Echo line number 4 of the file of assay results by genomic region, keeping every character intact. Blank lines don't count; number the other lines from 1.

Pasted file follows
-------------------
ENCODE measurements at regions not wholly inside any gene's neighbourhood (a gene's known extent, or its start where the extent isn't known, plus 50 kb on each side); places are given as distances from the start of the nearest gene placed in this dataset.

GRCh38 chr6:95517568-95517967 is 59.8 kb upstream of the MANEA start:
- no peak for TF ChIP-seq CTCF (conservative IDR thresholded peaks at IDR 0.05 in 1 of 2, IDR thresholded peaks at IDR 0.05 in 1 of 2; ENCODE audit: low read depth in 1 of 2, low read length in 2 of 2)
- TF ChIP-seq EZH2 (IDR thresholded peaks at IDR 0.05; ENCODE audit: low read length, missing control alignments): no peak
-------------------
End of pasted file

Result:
- TF ChIP-seq EZH2 (IDR thresholded peaks at IDR 0.05; ENCODE audit: low read length, missing control alignments): no peak